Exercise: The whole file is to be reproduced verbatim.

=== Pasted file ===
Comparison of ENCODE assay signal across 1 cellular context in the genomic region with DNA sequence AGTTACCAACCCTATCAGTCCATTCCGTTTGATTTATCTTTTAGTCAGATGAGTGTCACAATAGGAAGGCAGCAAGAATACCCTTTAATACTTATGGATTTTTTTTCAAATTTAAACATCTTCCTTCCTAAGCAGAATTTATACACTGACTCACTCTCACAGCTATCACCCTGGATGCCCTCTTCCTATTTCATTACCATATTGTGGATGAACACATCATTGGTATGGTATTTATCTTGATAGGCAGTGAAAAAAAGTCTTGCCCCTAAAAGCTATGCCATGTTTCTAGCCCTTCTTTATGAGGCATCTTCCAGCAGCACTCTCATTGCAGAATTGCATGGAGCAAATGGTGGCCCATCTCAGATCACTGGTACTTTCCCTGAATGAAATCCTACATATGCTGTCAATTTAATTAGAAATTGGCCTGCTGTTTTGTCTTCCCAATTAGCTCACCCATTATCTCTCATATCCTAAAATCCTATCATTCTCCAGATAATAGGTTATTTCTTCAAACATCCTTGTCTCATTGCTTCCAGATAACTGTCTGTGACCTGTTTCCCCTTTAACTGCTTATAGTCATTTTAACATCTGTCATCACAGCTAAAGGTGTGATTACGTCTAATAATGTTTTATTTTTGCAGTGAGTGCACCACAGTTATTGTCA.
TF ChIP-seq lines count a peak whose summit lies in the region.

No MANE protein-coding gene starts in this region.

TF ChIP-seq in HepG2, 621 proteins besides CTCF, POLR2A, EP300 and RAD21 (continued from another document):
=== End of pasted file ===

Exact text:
Comparison of ENCODE assay signal across 1 cellular context in the genomic region with DNA sequence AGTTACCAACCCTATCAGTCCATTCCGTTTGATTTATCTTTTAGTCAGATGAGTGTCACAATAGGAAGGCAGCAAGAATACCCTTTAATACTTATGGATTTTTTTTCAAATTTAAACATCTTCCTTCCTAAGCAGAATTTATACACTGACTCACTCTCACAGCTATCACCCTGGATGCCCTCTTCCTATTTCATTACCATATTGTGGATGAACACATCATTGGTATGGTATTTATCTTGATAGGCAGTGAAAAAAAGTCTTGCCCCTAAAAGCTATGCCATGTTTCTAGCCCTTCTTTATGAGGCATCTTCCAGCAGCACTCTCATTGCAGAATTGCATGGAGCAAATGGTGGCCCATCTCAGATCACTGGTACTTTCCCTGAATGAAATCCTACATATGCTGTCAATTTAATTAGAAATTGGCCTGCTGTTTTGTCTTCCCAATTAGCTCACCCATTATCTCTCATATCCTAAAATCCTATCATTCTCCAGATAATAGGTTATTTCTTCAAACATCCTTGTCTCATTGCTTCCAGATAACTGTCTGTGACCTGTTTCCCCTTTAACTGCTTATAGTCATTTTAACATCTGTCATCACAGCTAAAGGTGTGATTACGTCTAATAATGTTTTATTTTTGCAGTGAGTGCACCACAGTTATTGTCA.
TF ChIP-seq lines count a peak whose summit lies in the region.

No MANE protein-coding gene starts in this region.

TF ChIP-seq in HepG2, 621 proteins besides CTCF, POLR2A, EP300 and RAD21 (continued from another document):